COVID-19 has caused great devastation in the past year. Multi-organ point-of-care ultrasound (PoCUS) including lung ultrasound (LUS) and focused cardiac ultrasound (FoCUS) as a clinical adjunct has played a significant role in triaging, diagnosis and medical management of COVID-19 patients. The expert panel from 27 countries and 6 continents with considerable experience of direct application of PoCUS on COVID-19 patients presents evidence-based consensus using GRADE methodology for the quality of evidence and an expedited, modified-Delphi process for the strength of expert consensus. The use of ultrasound is suggested in many clinical situations related to respiratory, cardiovascular and thromboembolic aspects of COVID-19, comparing well with other imaging modalities. The limitations due to insufficient data are highlighted as opportunities for future research.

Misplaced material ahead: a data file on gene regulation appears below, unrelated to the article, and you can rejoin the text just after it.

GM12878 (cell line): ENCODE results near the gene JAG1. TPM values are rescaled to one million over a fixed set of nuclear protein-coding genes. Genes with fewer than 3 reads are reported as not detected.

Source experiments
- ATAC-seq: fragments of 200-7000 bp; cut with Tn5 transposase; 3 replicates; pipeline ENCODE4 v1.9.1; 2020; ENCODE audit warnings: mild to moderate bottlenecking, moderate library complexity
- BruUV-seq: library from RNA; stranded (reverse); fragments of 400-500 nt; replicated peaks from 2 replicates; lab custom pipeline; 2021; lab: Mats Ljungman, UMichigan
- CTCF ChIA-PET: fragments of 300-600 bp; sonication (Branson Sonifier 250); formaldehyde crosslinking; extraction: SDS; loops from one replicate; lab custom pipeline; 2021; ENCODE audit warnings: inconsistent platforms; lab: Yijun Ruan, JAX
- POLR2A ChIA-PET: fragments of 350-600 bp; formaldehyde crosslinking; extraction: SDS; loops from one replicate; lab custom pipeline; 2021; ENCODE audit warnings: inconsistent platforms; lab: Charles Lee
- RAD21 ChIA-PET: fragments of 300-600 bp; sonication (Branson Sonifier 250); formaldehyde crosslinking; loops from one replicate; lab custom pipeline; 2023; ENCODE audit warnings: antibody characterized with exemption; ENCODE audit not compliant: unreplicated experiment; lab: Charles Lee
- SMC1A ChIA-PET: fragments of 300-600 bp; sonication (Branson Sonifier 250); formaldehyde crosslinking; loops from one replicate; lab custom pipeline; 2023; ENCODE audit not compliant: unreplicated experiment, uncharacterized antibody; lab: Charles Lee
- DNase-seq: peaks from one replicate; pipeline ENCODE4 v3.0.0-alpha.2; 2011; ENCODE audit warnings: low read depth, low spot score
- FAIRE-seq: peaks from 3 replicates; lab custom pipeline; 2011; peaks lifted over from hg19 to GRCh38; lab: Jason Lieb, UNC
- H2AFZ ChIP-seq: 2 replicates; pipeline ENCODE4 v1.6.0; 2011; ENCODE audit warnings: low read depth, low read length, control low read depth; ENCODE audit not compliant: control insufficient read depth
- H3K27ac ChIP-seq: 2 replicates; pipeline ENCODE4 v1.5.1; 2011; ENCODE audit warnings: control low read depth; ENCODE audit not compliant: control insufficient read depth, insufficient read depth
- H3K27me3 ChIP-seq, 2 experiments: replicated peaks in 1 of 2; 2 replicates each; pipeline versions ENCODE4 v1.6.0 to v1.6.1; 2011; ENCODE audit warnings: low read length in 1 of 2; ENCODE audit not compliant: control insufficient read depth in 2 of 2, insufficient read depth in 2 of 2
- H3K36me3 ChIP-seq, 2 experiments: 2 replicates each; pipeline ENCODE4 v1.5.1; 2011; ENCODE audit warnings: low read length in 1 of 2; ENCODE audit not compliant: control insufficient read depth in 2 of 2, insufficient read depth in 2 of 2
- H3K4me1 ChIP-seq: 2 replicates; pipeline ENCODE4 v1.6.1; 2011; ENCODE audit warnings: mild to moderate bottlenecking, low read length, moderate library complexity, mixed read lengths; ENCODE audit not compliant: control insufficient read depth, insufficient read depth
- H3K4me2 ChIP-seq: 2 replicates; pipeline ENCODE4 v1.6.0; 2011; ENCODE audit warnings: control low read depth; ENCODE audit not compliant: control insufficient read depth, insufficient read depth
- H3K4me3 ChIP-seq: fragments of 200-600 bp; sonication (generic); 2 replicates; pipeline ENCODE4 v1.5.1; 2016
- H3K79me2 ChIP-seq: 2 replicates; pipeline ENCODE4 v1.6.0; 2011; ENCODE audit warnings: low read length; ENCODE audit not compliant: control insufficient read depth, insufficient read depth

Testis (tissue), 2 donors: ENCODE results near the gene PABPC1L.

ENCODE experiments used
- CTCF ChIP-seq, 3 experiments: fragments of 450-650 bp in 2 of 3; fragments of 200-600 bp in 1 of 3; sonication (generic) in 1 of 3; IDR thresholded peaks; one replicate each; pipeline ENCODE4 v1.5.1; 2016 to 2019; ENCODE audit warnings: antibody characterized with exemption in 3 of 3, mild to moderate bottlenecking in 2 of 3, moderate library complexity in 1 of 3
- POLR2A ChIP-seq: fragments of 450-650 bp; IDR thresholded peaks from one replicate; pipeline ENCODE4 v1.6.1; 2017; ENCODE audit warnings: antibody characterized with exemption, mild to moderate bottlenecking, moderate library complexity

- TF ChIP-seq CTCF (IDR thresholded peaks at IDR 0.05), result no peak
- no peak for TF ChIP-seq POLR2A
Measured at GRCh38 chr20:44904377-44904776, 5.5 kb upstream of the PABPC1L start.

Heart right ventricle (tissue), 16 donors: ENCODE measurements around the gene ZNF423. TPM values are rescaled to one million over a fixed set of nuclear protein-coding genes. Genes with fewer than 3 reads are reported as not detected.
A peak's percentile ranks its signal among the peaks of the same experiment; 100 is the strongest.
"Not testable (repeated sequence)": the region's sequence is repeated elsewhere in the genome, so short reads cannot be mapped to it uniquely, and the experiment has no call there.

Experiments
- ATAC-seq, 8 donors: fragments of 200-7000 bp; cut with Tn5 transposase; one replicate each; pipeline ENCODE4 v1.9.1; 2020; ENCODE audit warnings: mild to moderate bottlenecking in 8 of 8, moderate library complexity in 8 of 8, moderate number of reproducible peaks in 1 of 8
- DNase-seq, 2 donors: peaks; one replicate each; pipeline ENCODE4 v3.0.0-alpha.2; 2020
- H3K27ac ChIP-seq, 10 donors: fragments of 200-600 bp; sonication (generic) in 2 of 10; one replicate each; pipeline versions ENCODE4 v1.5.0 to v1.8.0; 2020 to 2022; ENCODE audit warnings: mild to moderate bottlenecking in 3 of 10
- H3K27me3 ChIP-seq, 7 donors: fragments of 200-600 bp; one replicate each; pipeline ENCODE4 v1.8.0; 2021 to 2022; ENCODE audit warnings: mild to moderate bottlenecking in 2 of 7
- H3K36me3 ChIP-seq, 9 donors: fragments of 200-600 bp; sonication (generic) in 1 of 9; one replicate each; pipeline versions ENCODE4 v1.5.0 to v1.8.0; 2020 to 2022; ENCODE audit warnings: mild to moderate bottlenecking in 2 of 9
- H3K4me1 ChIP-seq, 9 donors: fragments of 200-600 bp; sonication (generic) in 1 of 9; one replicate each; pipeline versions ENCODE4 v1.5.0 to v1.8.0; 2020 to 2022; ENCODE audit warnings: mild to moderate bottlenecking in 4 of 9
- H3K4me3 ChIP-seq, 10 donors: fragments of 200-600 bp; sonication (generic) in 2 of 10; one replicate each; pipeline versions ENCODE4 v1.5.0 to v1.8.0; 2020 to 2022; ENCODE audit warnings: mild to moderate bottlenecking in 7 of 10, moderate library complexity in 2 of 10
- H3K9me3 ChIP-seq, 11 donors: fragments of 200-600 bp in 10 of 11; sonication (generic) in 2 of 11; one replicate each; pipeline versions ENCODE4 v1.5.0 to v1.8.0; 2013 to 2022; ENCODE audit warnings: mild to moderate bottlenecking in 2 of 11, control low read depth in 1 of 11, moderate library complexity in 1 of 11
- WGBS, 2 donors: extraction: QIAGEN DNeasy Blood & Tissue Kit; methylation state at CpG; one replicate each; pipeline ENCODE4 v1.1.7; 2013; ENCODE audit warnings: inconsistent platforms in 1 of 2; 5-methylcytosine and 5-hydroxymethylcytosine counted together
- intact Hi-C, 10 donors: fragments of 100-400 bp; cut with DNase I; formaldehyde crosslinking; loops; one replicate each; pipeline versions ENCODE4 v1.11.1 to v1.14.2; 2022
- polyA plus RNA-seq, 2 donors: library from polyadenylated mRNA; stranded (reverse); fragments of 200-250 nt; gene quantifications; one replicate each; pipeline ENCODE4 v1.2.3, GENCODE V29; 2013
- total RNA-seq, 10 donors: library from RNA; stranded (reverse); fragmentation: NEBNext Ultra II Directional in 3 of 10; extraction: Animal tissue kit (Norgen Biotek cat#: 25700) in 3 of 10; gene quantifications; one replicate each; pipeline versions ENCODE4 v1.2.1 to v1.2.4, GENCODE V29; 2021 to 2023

Subject(s)
COVID-19/diagnostic imaging , Consensus , Echocardiography/standards , Expert Testimony/standards , Internationality , Point-of-Care Systems/standards , COVID-19/therapy , Echocardiography/methods , Expert Testimony/methods , Humans , Lung/diagnostic imaging , Thromboembolism/diagnostic imaging , Thromboembolism/therapy , Triage/methods , Triage/standards , Ultrasonography/standards
9.
Crit Care ; 24(1): 676, 2020 12 07.
Article in English | MEDLINE | ID: covidwho-962957

ABSTRACT